About an hour from where we live is the impossibly high village of Truchas, NM at a little over 8,000 feet. This is one stupendous topography we have in northern New Mexico. I’ll never get over how one can drive from sagebrush mesas to roaring mountain streams in under 30 minutes! And of course, there’s hardly anyone here, just miles and miles of mountains and trees. (Truchas means “trout,” by the way.)
Most of the place looks a little grimmer than this, kind of fitting when you consider the history. In 1754 twelve families from nearby villages received a Spanish land grant to establish an outpost community there. At the time, the Comanches made regular raids on Santa Fe by coming over the mountains: it’s a steep winding drop to the valley below (facing 180° from this photo), and from there an easy run down the Rio Grande. The village of Truchas was meant to stop all this, and I don’t know how it worked out. Any raiders approaching Truchas would likely have already hit Taos, as they were wont, and simply come along the High Road. You can see that the land grant wasn’t exactly philanthropy, anyway.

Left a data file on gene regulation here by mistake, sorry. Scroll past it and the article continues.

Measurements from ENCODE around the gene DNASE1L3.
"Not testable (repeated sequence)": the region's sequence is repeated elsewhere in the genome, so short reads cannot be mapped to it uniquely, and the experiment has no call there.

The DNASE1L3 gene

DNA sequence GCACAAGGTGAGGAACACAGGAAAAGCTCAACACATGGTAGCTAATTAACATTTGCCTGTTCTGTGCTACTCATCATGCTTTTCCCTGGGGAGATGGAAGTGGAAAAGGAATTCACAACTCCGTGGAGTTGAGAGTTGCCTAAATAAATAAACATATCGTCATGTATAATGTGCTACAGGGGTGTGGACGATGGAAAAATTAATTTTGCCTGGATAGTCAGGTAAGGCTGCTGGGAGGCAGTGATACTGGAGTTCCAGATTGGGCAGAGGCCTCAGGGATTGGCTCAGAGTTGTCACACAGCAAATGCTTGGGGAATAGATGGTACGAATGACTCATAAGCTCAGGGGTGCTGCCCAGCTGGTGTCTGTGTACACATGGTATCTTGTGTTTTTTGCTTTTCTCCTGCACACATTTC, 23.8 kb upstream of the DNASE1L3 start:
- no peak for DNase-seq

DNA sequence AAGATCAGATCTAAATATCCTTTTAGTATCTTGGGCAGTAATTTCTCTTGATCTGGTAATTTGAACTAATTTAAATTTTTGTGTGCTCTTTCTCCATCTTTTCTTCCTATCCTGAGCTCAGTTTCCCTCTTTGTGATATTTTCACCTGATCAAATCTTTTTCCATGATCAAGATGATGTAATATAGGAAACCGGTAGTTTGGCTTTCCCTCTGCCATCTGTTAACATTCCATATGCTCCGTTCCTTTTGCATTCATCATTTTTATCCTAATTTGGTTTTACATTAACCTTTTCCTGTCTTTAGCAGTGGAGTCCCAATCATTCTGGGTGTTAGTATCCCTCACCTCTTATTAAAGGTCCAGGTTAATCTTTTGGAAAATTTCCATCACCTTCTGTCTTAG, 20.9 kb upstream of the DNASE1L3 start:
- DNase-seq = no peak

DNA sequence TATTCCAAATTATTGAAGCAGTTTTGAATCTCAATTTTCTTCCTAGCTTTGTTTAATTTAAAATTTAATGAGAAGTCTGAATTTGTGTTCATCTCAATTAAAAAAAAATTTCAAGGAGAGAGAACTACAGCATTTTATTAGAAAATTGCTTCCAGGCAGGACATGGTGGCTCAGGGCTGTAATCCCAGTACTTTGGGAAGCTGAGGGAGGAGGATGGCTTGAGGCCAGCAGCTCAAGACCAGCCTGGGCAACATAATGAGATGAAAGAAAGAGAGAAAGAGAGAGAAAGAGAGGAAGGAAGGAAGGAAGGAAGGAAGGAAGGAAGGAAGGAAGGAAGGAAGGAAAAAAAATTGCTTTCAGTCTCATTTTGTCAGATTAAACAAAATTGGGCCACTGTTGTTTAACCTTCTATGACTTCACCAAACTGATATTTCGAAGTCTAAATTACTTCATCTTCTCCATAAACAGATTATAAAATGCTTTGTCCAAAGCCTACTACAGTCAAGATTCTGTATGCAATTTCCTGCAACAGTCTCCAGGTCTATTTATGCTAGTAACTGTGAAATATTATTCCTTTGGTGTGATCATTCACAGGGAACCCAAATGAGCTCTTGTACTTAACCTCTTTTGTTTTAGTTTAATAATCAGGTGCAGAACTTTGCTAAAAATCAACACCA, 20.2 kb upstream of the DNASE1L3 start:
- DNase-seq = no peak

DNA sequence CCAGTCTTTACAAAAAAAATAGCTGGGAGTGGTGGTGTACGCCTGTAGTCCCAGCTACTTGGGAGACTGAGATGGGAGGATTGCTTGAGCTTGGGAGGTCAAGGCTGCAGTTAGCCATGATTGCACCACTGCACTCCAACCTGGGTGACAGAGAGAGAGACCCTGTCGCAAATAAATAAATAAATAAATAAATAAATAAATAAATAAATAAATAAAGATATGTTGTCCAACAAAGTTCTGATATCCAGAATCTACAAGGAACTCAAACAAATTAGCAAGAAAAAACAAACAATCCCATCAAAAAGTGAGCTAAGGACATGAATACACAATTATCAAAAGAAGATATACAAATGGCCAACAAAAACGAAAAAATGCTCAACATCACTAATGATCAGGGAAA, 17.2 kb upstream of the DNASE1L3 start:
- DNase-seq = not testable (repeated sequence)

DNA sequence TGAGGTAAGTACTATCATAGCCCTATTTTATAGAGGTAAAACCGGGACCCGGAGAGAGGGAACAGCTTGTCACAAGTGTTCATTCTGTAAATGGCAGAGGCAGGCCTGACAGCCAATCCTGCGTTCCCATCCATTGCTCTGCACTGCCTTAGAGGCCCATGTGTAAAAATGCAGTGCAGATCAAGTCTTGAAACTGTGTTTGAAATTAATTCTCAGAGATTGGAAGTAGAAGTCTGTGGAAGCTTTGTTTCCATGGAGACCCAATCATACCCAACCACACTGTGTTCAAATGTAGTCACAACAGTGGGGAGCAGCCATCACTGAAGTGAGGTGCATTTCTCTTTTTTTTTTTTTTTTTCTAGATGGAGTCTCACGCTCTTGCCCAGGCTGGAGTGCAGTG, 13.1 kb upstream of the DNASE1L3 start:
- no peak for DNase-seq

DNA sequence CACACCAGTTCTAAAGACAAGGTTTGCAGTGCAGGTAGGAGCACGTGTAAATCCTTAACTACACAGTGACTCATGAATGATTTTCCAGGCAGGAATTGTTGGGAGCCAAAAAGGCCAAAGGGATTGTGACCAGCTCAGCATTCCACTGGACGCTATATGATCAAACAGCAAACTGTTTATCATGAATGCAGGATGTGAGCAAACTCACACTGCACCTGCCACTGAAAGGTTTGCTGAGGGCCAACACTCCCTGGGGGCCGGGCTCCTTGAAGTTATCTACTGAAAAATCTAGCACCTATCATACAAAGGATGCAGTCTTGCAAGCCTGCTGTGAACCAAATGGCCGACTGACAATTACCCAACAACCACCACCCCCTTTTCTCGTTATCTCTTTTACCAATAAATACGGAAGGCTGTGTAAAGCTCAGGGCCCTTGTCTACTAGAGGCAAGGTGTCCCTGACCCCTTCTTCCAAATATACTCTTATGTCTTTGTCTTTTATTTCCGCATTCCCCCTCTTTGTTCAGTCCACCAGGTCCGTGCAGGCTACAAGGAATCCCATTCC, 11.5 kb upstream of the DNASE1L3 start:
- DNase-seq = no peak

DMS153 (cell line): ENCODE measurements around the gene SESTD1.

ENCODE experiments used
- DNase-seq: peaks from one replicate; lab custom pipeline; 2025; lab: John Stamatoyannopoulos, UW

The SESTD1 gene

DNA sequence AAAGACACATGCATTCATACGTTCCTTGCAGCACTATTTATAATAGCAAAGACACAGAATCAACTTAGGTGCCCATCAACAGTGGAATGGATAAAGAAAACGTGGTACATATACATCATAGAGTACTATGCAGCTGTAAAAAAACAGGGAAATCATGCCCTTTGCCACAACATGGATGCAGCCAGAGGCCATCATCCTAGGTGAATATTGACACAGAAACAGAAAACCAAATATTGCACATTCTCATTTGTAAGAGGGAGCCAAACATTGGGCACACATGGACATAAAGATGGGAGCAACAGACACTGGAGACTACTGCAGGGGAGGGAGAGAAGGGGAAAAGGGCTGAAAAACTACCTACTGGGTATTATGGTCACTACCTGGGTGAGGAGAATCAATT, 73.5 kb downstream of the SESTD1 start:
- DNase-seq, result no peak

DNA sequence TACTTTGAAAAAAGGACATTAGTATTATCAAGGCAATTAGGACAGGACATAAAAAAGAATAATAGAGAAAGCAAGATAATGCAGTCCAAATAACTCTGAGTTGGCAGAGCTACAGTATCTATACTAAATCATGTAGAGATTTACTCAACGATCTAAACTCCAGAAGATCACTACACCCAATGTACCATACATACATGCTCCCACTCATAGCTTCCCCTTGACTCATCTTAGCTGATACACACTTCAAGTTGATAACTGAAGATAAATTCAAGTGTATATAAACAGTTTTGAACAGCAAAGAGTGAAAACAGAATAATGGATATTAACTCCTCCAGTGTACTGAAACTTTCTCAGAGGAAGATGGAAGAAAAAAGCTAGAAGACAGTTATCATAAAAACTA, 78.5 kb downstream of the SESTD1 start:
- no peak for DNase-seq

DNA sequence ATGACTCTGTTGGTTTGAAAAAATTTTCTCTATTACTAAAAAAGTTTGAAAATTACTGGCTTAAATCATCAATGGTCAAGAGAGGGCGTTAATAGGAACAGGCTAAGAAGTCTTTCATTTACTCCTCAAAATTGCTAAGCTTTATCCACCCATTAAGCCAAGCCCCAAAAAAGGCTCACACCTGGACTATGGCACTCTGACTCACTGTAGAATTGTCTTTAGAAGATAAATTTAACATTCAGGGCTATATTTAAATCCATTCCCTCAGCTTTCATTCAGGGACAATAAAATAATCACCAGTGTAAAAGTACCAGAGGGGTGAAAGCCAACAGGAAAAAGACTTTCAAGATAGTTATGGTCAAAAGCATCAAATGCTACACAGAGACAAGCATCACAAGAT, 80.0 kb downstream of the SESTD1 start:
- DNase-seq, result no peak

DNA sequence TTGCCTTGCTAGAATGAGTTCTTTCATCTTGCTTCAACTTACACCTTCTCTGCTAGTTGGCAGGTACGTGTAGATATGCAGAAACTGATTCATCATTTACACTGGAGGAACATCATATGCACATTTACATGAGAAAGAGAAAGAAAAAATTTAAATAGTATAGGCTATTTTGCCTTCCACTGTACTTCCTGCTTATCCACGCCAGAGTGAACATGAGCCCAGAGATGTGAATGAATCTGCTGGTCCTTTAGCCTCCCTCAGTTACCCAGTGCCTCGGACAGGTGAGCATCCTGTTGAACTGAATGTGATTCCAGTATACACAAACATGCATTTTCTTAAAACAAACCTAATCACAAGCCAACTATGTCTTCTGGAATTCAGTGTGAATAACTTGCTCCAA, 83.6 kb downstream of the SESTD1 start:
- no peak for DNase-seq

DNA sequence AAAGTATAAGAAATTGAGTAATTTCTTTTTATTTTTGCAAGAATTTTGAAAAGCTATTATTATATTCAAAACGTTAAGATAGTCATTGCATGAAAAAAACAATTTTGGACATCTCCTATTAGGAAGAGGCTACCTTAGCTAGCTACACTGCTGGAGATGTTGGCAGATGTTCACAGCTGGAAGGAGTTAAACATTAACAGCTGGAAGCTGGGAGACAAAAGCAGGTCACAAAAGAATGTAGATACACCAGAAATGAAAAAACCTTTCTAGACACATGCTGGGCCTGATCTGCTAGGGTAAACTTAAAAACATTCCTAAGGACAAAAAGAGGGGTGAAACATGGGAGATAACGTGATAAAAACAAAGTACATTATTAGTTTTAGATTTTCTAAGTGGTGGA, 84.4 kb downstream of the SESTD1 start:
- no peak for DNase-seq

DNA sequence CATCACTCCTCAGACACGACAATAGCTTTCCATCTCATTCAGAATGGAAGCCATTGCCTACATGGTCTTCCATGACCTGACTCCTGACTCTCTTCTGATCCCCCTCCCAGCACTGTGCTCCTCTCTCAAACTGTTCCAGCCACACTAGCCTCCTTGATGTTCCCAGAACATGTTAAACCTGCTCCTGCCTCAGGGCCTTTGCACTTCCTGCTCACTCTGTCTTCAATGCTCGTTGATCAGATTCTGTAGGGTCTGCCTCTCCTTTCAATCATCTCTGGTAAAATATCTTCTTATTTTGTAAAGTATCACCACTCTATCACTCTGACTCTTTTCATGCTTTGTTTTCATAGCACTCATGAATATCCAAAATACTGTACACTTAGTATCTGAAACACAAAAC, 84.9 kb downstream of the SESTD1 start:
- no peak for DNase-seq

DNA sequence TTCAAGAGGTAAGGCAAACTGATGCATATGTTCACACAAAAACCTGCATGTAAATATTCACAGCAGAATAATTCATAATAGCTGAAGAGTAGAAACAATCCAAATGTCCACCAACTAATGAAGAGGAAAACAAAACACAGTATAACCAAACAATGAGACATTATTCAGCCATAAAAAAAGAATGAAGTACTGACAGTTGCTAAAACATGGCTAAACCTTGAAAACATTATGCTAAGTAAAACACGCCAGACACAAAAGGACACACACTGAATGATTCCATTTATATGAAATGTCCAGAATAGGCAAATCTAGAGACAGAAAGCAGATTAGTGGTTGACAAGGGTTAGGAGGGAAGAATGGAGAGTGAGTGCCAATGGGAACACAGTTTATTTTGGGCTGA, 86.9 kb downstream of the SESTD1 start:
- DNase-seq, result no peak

I’m sure most people in America have no idea there are places in New Mexico like this. I can hardly believe it myself.